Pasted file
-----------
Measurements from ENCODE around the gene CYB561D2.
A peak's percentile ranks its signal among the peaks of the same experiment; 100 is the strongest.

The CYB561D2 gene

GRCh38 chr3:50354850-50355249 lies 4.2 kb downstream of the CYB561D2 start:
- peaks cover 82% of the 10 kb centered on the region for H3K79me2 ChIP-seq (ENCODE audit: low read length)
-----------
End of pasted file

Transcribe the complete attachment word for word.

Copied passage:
Measurements from ENCODE around the gene CYB561D2.
A peak's percentile ranks its signal among the peaks of the same experiment; 100 is the strongest.

The CYB561D2 gene

GRCh38 chr3:50354850-50355249 lies 4.2 kb downstream of the CYB561D2 start:
- peaks cover 82% of the 10 kb centered on the region for H3K79me2 ChIP-seq (ENCODE audit: low read length)